Respect

Today we celebrate the anniversary of the birth of Otis Redding, one of the greatest soul singers of all time. Among other things, Redding was the artist responsible for Aretha Franklin’s breakthrough song “Respect.” Aretha recorded the song in 1967 at her Atlantic recording session in New York City after she returned from her initial Atlantic session in Muscle Shoals. It turned out to be the song that broke Aretha nationally overnight.
According to Peter Guralnick in Sweet Soul Music, Redding presciently complained to Atlantic executive Jerry Wexler upon hearing Aretha’s version of “Respect” for the first time: “I just lost my song. That girl took it away from me.” Onstage at the Monterey International Pop Festival later that year, he complained: “The girl took that song away from me.” If you heard the song on the radio in the spring of 1967, you remember: She took the song away from him.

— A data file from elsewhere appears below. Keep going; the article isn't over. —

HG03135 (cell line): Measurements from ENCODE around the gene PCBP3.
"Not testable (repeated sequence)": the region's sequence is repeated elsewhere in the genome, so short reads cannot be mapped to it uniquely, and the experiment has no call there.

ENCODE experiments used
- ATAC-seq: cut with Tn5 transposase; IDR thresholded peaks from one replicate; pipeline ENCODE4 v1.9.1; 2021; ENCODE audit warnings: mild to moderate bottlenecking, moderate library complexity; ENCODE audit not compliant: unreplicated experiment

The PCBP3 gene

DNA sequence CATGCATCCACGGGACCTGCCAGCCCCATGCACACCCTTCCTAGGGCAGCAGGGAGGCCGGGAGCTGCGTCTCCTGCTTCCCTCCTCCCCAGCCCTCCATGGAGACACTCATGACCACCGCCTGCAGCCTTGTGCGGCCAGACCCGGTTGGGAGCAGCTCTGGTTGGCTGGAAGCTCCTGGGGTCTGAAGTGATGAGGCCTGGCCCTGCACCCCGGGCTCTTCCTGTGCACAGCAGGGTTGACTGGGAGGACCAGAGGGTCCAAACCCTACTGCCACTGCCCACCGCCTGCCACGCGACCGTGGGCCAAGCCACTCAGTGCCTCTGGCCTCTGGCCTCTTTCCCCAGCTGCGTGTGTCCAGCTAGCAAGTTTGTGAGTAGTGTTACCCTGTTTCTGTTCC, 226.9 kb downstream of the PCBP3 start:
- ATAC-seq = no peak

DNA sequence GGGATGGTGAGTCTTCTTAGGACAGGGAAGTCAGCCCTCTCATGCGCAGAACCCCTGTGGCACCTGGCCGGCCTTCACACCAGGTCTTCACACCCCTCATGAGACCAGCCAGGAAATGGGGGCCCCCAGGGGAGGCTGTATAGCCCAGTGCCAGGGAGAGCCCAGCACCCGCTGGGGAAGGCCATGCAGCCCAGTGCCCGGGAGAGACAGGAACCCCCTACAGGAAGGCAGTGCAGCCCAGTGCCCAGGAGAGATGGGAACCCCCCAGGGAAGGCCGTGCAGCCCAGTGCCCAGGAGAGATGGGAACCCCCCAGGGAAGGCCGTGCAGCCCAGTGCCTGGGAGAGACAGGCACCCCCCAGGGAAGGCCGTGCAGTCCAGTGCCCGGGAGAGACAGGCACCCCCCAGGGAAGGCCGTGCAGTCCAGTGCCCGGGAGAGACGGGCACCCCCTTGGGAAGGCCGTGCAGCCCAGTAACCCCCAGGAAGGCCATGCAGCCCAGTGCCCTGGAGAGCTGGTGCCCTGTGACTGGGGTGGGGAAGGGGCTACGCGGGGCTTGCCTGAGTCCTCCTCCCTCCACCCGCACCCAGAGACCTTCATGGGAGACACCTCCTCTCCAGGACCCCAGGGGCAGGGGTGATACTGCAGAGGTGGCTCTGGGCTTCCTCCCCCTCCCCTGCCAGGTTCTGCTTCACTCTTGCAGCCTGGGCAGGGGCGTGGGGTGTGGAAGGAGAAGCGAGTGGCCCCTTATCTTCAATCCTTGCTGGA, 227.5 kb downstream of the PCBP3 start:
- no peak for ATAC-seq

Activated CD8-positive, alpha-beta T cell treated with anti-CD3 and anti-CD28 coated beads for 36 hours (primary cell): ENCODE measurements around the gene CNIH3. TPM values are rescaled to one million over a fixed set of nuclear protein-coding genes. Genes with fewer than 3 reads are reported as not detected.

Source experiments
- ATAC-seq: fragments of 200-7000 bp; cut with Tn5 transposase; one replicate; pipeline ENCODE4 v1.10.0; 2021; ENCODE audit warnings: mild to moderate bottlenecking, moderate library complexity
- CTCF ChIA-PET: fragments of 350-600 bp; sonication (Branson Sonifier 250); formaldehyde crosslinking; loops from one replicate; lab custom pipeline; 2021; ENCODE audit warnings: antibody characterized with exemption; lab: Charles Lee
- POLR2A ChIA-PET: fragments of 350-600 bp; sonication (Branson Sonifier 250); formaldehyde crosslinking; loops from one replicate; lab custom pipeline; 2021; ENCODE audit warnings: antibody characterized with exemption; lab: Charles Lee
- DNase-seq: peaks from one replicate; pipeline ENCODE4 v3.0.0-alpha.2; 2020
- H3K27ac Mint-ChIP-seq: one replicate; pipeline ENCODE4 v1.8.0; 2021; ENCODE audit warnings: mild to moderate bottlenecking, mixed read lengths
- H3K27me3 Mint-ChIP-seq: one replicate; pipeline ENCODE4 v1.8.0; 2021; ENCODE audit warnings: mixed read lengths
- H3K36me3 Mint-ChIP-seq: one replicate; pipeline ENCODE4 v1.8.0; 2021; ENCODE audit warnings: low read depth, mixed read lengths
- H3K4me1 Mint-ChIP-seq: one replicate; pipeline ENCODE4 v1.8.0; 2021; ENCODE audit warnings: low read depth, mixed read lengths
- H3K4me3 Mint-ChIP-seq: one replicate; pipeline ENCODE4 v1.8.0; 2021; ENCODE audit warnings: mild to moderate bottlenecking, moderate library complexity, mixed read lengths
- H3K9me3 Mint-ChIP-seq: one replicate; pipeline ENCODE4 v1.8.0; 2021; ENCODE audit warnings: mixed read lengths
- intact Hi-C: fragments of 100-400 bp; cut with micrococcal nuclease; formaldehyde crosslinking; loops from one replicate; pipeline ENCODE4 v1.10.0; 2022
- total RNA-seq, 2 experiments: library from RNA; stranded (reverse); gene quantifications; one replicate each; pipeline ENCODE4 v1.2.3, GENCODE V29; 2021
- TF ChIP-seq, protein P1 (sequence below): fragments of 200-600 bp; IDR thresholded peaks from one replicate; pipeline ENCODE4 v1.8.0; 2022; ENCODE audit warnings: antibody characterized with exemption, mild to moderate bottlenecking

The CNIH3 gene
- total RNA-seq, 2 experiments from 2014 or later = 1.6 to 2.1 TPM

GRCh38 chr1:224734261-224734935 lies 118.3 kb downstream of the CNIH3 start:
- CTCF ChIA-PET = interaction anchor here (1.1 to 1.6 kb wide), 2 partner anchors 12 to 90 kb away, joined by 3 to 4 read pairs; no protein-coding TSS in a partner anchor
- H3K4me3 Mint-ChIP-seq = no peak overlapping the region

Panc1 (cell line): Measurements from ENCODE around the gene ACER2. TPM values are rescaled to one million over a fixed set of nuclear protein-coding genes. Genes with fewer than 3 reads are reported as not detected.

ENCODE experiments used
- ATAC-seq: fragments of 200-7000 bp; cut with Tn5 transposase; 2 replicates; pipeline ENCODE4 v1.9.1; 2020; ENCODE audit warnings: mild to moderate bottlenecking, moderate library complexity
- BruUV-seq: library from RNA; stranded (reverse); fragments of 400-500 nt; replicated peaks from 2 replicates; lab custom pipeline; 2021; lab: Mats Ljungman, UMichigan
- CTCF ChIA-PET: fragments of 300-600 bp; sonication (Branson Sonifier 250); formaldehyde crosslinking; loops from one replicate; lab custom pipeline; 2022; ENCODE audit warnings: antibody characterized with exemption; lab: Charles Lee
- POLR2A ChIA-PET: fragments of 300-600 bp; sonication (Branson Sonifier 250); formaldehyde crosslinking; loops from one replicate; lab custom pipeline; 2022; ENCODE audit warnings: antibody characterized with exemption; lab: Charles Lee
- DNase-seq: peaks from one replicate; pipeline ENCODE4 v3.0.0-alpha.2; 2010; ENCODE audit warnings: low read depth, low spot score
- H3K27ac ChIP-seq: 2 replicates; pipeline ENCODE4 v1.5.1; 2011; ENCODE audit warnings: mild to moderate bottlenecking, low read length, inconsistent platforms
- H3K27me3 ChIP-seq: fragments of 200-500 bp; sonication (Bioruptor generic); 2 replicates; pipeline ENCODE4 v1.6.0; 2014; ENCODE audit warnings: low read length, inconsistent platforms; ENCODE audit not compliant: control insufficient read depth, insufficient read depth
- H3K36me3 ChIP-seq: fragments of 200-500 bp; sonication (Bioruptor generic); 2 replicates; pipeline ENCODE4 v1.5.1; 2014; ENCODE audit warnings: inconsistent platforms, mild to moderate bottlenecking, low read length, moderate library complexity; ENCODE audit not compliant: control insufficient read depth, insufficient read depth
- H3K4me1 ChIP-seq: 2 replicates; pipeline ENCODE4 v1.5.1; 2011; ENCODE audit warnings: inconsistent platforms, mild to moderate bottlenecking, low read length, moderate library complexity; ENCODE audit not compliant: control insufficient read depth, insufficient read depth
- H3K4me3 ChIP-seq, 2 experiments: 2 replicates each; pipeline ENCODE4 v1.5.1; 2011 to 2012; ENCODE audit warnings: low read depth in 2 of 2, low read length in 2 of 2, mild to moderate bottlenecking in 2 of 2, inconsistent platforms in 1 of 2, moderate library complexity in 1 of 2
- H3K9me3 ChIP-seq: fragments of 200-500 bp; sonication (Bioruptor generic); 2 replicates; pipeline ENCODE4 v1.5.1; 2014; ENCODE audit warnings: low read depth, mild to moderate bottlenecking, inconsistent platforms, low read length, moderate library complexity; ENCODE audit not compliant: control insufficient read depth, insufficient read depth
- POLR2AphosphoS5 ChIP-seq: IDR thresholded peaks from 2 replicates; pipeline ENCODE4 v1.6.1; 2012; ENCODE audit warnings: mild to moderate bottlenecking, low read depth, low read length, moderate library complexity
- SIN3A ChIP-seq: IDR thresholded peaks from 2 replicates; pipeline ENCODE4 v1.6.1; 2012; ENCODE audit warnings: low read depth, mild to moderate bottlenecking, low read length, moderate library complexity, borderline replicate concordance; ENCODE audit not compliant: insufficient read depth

Redding’s frustration derived from the fact that he was an incredible singer and performer in his own right. Unlike Aretha, during his life he never came close to achieving the recognition he deserved.

Redding’s performance onstage at Monterey in 1967 before “the love crowd,” as he called it, backed by Booker T. and the M.G.’s and the Bar-Kays, is a quintessential moment of pop music history. D.A. Pennebaker gloriously captured Redding’s performance on film in “Monterey Pop,” including a memorable version of “I’ve Been Loving You Too Long.” Redding had written the song with Jerry Butler on tour in a Buffalo hotel room. In the black and white clip from “Monterey Pop” above, Redding turns in a beautiful performance.
Redding concluded his performance at Monterey with “Try a Little Tenderness,” the 1933 song he turned into something of a signature and proclaimed his favorite. “I got to go, y’all, I don’t wanna go,” he said at the end of the song. The following December he died tragically at the age of 26 in a plane crash on his way to a show in Madison.

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